What kind of apps did I choose? Why, I’m glad you asked! Among my favorites, I chose the ones I use on a nearly daily basis — and repeatedly. Check them out for yourself:


Most of you who use Twitter are already familiar with TweetDeck and how spot-on it has always been for us desktop users. Sure, it has its home on mobile devices, but I always loved it here on my PC. As soon as I pop my browser on, this button is right here and waiting to be clicked.


I was a bit late in the game when it came to understanding cloud storage and became a full on supporter once I mastered the Amazon cloud storage and its possibilities. Dropbox offers just what I need plus an easy way to invite people to share the files I put there. You might be thinking: “But Google Docs?” And, no, until Google Drive is ready to go — bug free — I’ll be safe here at Dropbox with my several gigs of cloud storage at the touch of a finger.


Now I’m well-versed in Photoshop and have been for years, but what about those quick shots you don’t want to have to edit in Photoshop? Maybe they’re just quick snaps of your breakfast or a new gadget? Not worth the trouble? Well, PicMonkey knew I would love it for simplifying color correction, minor editing, and sophisticated filters put into button format. It’s easy to use and it tends to even come in as a finishing stroke after I edit in Photoshop now. I absolutely love it.

Do It (Tomorrow)

This little program is my lifesaver in a world filled with Google Calenders, BaseCamps, and complicated scheduling utilities. I don’t need them because my life is already pretty streamlined and I like it that way. It’s like giving someone a Maybach to drive to the grocery store around the corner, you know? This is where Do It (Tomorrow) eases in and says “Look, you just need to remember what to do tomorrow. That’s it. Don’t go crazy.” and leaves you with it! Simple format, absolutely free, and has one of the sweetest little journals inside with handwritten fonts, coffee stains, and page-turning sounds. I love it. It loves me. End of story.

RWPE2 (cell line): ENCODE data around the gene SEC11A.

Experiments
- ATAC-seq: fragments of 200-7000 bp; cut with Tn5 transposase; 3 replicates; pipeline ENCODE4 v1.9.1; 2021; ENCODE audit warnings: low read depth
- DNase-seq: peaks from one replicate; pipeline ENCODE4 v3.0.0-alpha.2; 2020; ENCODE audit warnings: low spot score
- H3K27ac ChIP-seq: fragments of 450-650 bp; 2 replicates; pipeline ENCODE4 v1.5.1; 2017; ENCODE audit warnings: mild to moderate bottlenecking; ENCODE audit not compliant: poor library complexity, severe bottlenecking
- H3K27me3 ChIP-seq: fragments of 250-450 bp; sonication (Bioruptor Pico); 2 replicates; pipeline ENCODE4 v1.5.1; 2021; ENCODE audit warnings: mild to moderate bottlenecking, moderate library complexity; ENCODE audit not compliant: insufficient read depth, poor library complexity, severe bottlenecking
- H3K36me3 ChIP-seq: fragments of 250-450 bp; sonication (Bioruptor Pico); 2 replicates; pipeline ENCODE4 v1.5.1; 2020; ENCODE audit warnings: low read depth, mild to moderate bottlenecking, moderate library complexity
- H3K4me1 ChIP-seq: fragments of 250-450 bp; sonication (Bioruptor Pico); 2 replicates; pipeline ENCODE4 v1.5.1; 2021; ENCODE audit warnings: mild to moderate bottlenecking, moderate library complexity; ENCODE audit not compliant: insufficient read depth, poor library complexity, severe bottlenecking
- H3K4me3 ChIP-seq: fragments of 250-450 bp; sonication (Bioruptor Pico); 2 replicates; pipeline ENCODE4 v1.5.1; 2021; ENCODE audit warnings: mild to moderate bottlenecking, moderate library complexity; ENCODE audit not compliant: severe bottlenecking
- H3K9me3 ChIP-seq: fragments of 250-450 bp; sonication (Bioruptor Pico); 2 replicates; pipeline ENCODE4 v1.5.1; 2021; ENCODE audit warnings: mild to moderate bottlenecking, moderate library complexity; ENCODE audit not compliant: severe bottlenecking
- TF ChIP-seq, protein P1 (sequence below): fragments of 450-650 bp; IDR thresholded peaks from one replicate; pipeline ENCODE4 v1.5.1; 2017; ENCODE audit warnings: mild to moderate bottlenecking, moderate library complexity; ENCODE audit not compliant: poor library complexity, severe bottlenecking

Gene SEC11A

How I Fell in Love with Google Chrome Apps

Mibbit IRC

Once in a while, I frequent some modification and emulation chatrooms that revolve around imported video games from the ’80s and ’90s and, when I go there, I need a quick shot into those rooms. Mibbit grabs that IRC link and turns your browser into a streamlined IRC chat client in the blink of an eye. Merely slap your nickname into the window and you’re off and running, regaling in stories about when the Sega Master System was the beginning of an amazing era of gaming.


True, it’s really easy to just go ahead and type in your blog’s name and access the WP-Admin login system, but this little app knows you’re busy. It knows you’re obviously using WordPress for something personal and close to your chest and it gives you the ability to log in and get it all out. It’s simple, quiet, and without distractions of sidebars and craziness. Sure, I don’t really use it for work, but for my personal blog, it’s perfectly suited there on my app bar.

Pixlr Editor

Remember up there when I was going on and on about Photoshop and PicMonkey? Well, Pixlr Editor is in between those two worlds. Yes, when you edit as many photos as I do, you need a few middle men in the mix. Pixlr Editor is when I’m not quite finding what I want with PicMonkey but I’m on the go. It’s as sophisticated as one can imagine for being absolutely free and gives me the right amount of quick-fire detailing that I need to get to before getting into my Adobe mindset. If I’m going to boot up Photoshop, I know I’ll be there for days working and tweaking. Pixlr is a beautiful little app that cuts those processes down dramatically.